bacon groupie

There is something deliciously comforting about a home infused with the smell of freshly fried bacon. Mind you, this is coming from a Jew, obviously not hard-core, heck, if I am ranting and raving about pork, then I barely qualify as soft-boiled. As much as I try to remember and light the Shabbat candles, diligently send the kids to Torah school, and always leave a cup full of wine for Elijah during Passover, when it comes to bacon, I crumble (no pun intended).My kids seem to feel just as strongly about this food item as I do. Never aiming to simplify things, one insists on eating it one notch before burnt while the other begs me to serve it straight out of the package (I never do). The obsession is apparently a generational thing. Growing up I heard stories about my father’s rebellious and adventurous ways, one of which included traipsing into his father’s Kosher home carrying a big old slab of pork belly. ;Just because.; My father’s pork insurgence blossomed into one of serious bacon devotion that nourished my childhood Sunday mornings with father’s perfectly fried pieces of bacon.Another reason I will never part from bacon is because of its versatility. It serves as a great last-minute meal maker, when the fridge seems to have been abandoned with shriveled up veggies in desperate need of Botox and all your protein has gone AWOL, bacon steps in as a great showstopper for dinner. Fry some minced pieces with hot pepper flakes and tomatoes (fresh or canned) and you’ve got a uniquely smoky pasta sauce. Salads also become tastier with bacon in the mix: throw chopped up bits into a salad of baby spinach, caramelized onions, walnuts and blue cheese and you’ve got a sinfully rich showstopper. Feel too guilty to make a salad such a calorie buster? Then switch gears and serve spring greens, slivered almonds and fresh pear julienne with just a hint of chopped bacon. You don’t need a lot for its smokiness to match up wonderfully with the delicate, sweet nature of the pear and the satisfying crunch of slivered almonds. The hard-core bacon cook knows there is one traditional French dish that plays pure tribute to bacon: Quiche Lorraine. With this classic there are no if’s or but’s about it: this dish is all about the bacon. Give yourself the extra half hour to prepare the crust from scratch: the results are beyond compare and you will kiss the supermarket pie shells goodbye! Of course, prepare yourself: making this dish is not for the calorie conscious, but then, if you are a bacon groupie, that’s usually not your drive. In any event, throw yourself a fresh green salad on the side, do a couple more minutes on your treadmill (or at least take the dirty clothes of it), and enjoy yourself. This is one dish worth pigging out on. Quiche LorraineFor Dough:Pate Brisée (adapted from The Joy of Cooking)Makes 2 9-inch pie crusts2 1/2 cups all-purpose flour1 teaspoon white sugar1 teaspoon salt1/2 pound (2 sticks) cold unsalted butter1/4 cup solid vegetable shortening (such as Crisco)1/4 iced waterFor the filling:6 ounces thick bacon, cut into 1″ pieces2 scallion greens sliced4 large eggs, lightly beaten3/4 cup whole milk3/4 cup heavy cream1/2 teaspoon salt1/4 teaspoon freshly ground pepperpinch of nutmeg (freshly grated always better)Make the crust:Preheat oven to 350FIn a large bowl, combine flour, sugar and salt. Cut cold butter into 1″ cubes and add to flour mixture. Use your fingers and pinch pieces of butter into the dough so that it incorporates. Work quickly so as not to melt the butter. Mixture should resemble roughly like thick cornmeal. Don’t worry if there are globs of butter, it doesn’t have to be perfectly mixed in!Just when you thought your hands were sticky enough, add the shortening and keep pinching. Drizzle the water in two parts and fully incorporate. Your dough should be able to be smushed into a ball.Divide dough into 2 smushed balls and wrap each tightly in Saran Wrap. Pop in the freezer for 15-20 minutes. Dough can be saved in freezer for up to six months (just thaw completely before rolling out).To roll dough out:Use a rolling pin and a lightly floured surface and roll dough until it is about 1/4 inch thick. Sprinkle flour on the both sides of the dough as well as the pin to avoid sticking. When the dough is rolled out, gently fold it around your pin and place it on your pie. Patch any tears that may occur by pinching the dough together with your fingers. (It is quite resilient!) The sides of the dough should go slightly over the pie pan. Push down the rim of the crust with a fork (just to make it look pretty).Cover the inside of the dough with aluminum foil and place some raw rice or beans (or you can plop another pie crust) on top. Bake for 15 minutes.Remove the aluminum foil and brush the inside of the crust with the egg white. Bake another five minutes (this seals the dough for your filling).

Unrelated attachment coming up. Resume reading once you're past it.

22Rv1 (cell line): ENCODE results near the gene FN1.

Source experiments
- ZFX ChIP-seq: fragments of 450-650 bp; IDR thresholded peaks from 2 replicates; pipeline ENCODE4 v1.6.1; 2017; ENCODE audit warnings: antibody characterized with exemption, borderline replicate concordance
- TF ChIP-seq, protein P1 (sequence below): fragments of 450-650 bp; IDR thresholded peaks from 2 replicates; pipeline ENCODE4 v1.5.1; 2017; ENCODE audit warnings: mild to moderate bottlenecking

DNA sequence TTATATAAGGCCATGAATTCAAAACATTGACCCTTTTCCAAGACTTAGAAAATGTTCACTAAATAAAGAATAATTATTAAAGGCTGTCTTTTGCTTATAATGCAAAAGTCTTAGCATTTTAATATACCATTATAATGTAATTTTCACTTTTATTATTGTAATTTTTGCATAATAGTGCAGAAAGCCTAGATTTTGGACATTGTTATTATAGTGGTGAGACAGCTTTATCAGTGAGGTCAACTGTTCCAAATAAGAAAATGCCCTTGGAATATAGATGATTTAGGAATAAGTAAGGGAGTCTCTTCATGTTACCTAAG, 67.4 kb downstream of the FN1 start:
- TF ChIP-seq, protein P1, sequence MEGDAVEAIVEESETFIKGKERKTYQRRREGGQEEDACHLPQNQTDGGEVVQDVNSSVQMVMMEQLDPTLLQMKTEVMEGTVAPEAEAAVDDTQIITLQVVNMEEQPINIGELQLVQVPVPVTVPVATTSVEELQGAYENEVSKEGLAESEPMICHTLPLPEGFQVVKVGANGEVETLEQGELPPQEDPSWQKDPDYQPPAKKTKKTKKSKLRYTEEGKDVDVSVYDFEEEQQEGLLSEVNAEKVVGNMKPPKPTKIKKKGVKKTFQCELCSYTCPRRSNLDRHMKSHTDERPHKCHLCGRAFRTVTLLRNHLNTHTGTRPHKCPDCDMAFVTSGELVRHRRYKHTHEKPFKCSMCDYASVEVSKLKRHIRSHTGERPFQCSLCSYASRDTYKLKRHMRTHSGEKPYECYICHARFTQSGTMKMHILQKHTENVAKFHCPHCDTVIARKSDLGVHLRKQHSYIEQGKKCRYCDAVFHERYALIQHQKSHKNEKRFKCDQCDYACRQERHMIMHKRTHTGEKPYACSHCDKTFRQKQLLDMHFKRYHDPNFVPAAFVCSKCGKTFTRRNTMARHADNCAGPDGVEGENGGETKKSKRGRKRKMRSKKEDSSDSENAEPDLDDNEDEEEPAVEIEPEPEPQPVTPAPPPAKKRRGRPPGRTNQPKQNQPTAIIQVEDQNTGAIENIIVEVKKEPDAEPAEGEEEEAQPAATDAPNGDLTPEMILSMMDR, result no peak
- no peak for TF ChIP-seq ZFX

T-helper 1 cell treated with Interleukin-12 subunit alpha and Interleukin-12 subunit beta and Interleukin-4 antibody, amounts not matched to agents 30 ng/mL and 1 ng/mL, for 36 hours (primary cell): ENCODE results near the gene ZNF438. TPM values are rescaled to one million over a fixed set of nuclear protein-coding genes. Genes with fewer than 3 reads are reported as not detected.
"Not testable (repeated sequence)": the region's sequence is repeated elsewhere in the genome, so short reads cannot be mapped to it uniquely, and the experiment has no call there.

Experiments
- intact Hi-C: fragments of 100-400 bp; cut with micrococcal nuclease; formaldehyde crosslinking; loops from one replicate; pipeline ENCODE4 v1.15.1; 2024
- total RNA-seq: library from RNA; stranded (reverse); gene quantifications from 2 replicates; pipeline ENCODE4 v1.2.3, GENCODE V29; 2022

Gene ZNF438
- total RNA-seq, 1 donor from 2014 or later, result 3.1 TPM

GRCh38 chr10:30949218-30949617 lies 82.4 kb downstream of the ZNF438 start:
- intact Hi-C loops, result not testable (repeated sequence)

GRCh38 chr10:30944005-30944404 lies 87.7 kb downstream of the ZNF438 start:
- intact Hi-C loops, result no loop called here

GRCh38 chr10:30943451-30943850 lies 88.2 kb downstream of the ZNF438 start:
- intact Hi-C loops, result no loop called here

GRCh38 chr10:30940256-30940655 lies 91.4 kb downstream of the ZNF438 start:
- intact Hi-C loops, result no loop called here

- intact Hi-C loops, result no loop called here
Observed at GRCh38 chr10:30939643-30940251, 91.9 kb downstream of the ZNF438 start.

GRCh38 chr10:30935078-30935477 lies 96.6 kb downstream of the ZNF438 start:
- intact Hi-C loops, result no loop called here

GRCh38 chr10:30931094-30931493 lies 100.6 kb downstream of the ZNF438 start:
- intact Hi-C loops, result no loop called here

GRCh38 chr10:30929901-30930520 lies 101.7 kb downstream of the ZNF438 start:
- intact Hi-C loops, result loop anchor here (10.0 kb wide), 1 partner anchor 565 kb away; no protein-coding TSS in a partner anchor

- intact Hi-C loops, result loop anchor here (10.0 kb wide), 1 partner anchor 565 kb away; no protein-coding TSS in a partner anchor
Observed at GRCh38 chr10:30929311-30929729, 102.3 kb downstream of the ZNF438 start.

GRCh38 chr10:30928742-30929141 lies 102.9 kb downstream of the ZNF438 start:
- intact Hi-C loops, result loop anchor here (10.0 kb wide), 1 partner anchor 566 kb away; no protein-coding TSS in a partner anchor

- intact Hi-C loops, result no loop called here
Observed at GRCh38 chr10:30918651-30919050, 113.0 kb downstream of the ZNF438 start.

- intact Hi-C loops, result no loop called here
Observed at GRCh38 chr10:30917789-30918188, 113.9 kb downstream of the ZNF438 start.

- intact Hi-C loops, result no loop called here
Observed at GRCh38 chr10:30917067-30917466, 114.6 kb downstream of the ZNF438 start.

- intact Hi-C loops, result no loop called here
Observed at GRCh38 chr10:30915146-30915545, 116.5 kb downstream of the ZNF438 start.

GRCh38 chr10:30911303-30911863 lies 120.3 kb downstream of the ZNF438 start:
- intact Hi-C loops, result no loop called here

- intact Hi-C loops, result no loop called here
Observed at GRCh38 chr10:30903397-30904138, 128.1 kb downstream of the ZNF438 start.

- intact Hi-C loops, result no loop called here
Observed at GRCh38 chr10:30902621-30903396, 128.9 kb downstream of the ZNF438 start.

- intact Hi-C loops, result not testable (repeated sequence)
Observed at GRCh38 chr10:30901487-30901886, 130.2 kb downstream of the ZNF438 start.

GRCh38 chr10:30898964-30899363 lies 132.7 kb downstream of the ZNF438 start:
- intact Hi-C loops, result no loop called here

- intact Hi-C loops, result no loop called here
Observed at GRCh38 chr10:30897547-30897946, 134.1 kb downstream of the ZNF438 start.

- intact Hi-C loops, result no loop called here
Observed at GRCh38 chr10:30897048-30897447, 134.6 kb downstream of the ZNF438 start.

Your crust is now ready for its filling Remove dough from freezer Make the Filling:Combine all the ingredients except for the green onions.Place green onions on the bottom of the shell and pour mixture in.until it reaches the rim of the crust (you may not need all the filling, depending on the size of your eggs). Bake for 35 minutes or until knife inserted in center comes out clean. Serves 6 – 8;;

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